measure for measure

Only available on StudyMode
  • Topic: Comedy, Measure for Measure, Drama
  • Pages : 4 (1614 words )
  • Download(s) : 154
  • Published : April 9, 2014
Open Document
Text Preview
To what extent do you consider Measure for Measure to be a problem play? Measure for Measure has been deemed as a ‘problem play’ due to ‘lacking humanity’ and the drastic and uneven ‘emotion and language’ throughout the play. Because of this, the play is constantly being addressed as ‘problematic’ by critics like Swinburne who describes the play as being ‘indefinable’ and ‘unclassifiable’. The term problem play was first made current by F.S. Boas who was the critique of Shakespeare and his Predecessors. Measure for Measure doesn’t fit comfortably into either the genre of comedy or tragedy which is why it is problematic. It has an unusual, unresolved tone of both comedy and tragedy, and as a result, it is difficult for critics to find the reason for this. It could either be due to the contemporary style of comedy to suit the Jacobean audience, or it could be that Shakespeare simply wanted to surprise the audience with an unusual plot twist. Some of Shakespeare’s other works have been awarded the same title as Measure for Measure. These are: Troilus and Cressida and All’s Well that ends Well. Measure for Measure is a combination of two incongruous genres, comedy and tragedy however, there’s an inadequate amount written for both aspects, which is why there is trouble understanding it. It fulfils the definition Thomas Heywood gave of tragedy and comedy: ‘comedies begin in trouble and end in peace; while tragedies begin in calmes and end in tempest’. The play begins in a cyclical fashion starting and ending with the Duke with no improvement in regards to the law. Also, juxtaposition is used frequently by Shakespeare in the play. Comic scenes cause irony on serious scenes, for example, in Act 1 Scene 1 we witness a serious discussion between the Duke, Angelo and Escalus. This is contrasted by the indecent humour between Lucio and his friends in scene 2, showing the reader that not all occupants of Vienna share the same ideas as the Duke. The play causes the reader to...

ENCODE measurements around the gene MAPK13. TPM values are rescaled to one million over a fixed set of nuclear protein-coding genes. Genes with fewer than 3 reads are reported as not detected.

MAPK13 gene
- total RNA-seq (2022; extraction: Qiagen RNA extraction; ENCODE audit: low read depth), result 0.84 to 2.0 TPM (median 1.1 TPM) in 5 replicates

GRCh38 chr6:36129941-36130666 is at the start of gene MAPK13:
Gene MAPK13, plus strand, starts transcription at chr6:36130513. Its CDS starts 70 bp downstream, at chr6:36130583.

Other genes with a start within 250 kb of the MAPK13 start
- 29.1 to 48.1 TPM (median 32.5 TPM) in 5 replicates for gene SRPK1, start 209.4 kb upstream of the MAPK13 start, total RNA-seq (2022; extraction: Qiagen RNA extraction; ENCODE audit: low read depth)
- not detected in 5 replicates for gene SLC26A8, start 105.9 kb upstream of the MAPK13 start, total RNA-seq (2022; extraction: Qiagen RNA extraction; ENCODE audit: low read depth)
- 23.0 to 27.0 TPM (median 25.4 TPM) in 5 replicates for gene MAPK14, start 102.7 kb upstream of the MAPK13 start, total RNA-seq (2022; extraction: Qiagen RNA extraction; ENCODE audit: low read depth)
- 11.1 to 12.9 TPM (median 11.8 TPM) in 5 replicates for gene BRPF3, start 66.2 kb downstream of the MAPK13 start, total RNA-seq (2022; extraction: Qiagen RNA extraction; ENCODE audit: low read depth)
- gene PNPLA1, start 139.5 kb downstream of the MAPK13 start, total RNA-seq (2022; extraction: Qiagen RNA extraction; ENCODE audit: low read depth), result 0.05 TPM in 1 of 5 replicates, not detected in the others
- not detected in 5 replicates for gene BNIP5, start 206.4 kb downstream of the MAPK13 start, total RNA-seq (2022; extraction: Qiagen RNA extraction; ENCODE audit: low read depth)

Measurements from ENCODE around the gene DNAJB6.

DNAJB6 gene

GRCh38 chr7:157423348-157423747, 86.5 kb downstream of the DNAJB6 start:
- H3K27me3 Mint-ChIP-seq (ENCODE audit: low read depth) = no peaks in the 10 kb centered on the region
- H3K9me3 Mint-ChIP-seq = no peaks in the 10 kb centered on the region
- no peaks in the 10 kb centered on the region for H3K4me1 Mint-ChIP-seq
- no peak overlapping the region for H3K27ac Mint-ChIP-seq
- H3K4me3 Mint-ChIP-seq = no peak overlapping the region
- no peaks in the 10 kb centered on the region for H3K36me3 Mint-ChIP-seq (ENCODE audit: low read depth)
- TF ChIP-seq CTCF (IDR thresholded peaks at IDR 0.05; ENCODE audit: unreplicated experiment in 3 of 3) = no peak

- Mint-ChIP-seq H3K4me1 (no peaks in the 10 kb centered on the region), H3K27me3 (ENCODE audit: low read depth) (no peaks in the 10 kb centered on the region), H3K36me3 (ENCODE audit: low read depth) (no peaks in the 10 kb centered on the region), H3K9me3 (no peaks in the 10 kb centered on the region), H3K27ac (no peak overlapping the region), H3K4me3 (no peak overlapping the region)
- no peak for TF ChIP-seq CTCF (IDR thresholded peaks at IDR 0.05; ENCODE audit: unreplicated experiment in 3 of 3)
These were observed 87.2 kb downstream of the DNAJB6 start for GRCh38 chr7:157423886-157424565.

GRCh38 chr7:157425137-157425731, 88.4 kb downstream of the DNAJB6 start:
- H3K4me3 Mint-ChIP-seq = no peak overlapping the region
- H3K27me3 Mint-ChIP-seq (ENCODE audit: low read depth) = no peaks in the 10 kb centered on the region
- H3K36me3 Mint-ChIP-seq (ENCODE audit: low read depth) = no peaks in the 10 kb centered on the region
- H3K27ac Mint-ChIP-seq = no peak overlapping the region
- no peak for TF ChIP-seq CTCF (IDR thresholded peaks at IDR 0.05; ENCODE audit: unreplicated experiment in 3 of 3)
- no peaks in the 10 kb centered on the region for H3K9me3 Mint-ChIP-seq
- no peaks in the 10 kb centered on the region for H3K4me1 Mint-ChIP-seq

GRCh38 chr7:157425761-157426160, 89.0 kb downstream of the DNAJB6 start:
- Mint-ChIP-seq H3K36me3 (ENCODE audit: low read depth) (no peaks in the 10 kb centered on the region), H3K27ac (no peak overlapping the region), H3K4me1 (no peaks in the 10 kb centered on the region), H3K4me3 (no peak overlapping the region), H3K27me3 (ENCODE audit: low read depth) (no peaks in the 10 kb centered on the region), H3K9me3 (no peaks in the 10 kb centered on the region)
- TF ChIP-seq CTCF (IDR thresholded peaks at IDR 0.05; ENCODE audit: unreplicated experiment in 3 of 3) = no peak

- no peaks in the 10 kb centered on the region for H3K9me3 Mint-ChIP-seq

tracking img